Lombardo: “I don’t know how Kerry [King, guitar] and Tom [Araya, bass/vocals] responded. By how they responded at the memorial, it was pretty shallow. It was rough for me, because Jeff and I spent a lot of time on the tour bus. We’d get picked up at the hotel and show up at the venue by 4:30 and we would stay chilling on the bus until showtime. So there was a lot of interaction, there was a lot of chatting, a lot of talking, we’d watch TV, we’d listen to music. He loved my iPod, ’cause I had so many different styles of music. He’d say, ‘Dude, throw your iPod on.’ We’d laugh and joke around and sometimes I’d surprise him with some music that he’d never heard of before. So there was lot of memorable times that Jeff and I had. And it sucks, dude. It’s terrible when a bandmate dies, because that magic is forever lost. That band had a certain chemistry when all four of us were on stage. And not taking anything away from Gary Holt [of EXODUS] — he took Jeff’s place and he’s done an amazing job — but still there’s something [that is missing that simply cannot be replaced].”

Listen to interview below.

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  • Jimmy Apple (@jimmyapple5) on

    I never really got Slayer. I gave Reign In Blood a chance since they seemed to be attempting to develop a musical style that progressed beyond satanthrashblargh…But I just couldn’t get there. To extreme for me.

    • flashrockinman on

      South of Heaven and their debut, Show No Mercy, are the most old school metal sounding Slayer albums. South of Heaven has the most polished production and some mid-tempo songs. Their least accessible album from the 80s is probably Hell Awaits, which like Reign in Blood is full speed ahead, except there are no choruses, if you can call it that.

    • Tony on

      I feel the same about Slayer’s music. Far too extreme in satanic theme and I hear no melody in their music, and I appreciate heaviness with melody.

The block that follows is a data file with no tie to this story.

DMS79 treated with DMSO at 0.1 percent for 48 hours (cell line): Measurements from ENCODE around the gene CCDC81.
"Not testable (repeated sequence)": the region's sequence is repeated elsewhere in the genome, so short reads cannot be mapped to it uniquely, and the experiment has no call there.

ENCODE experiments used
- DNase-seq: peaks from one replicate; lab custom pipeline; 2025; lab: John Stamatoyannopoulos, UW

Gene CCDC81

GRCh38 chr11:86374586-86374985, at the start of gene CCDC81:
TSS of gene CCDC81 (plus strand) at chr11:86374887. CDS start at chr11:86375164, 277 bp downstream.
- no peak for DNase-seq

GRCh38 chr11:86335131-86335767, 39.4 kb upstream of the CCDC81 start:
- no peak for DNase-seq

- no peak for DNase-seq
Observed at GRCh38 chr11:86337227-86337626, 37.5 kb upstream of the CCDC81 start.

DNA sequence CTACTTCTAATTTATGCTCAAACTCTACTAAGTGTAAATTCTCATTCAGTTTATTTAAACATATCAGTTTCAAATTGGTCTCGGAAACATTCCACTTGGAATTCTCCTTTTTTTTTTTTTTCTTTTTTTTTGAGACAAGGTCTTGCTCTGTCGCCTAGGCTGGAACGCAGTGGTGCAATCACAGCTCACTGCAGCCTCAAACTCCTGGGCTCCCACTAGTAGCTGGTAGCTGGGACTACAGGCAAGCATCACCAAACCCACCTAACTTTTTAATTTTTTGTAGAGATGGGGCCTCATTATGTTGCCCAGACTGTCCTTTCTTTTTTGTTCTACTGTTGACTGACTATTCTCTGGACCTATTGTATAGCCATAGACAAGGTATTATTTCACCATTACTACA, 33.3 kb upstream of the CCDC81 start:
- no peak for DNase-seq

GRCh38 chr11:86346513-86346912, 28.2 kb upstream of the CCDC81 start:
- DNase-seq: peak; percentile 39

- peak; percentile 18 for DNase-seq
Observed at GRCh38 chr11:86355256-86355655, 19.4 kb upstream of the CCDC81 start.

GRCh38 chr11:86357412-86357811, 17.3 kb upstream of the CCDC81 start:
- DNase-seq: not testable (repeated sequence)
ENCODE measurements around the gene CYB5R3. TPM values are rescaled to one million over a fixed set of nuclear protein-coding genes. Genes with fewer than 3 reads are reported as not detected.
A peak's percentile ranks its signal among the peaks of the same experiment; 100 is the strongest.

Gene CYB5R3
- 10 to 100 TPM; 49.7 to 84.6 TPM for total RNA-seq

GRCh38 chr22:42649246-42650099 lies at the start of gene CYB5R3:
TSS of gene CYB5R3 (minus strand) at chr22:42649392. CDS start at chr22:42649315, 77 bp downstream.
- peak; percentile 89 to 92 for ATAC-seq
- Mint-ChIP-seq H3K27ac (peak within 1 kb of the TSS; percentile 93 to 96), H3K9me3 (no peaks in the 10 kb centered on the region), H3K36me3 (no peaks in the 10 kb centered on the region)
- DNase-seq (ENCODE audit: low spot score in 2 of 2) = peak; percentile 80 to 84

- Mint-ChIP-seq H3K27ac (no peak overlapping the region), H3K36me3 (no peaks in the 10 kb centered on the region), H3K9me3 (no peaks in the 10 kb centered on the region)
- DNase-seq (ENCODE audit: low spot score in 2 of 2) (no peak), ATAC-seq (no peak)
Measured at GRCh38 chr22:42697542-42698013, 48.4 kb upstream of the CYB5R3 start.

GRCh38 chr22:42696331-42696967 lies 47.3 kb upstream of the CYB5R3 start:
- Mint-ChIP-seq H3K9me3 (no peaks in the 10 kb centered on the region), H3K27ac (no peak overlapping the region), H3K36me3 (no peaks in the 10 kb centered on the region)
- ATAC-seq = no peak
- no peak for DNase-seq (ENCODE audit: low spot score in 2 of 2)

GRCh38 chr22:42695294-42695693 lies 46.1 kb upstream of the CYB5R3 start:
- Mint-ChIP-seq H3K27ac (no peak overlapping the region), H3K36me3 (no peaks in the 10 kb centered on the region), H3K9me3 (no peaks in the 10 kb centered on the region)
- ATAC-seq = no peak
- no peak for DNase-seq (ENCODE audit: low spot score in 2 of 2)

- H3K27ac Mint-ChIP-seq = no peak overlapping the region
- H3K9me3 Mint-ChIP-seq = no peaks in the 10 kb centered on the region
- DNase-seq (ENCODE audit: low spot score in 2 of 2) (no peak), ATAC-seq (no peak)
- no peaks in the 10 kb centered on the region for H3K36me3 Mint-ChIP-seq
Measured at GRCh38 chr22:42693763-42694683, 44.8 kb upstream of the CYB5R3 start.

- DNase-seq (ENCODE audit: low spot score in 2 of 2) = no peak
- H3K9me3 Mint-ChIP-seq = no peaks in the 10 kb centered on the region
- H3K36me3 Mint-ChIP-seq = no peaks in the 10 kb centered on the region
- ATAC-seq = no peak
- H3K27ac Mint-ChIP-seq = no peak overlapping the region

But I really like Dave Lombardo and his stand on the business. It IS the “Music Business.” The smart bands and artists know this and pay attention to it. It’s your living. It’s what you do. You should be paid for your craft. Preferably as much money as possible.
      Good on you Dave Lombardo.

  • Chad on

    I know off and on there remains talk of perhaps a new studio album from the surviving members of Slayer. What I heard from Araya is that Jeff had laid down some riffs that the band may or may not incorporate into the album….does any have any update to this or know of any news of an album?

  • Jason on

    The new Steel Panther rules!

  • DC on

    Can someone elaborate on how Tom and Kerry acted “shallow” at the memorial service? Curious to hear what went down.

    It’s always interesting to hear about band dynamics, especially a band as old as Slayer. You tend to think guys are close, like brothers, but in reading about Slayer, they all seem to go their own ways after touring/recording, don’t know that much about each other, and seem to isolate themselves from the rest of the band.

    • BurntIce on

      Most bands do. The guys from U2 do the same.

  • randy rock on

    Like them or not its another friend gone from the metal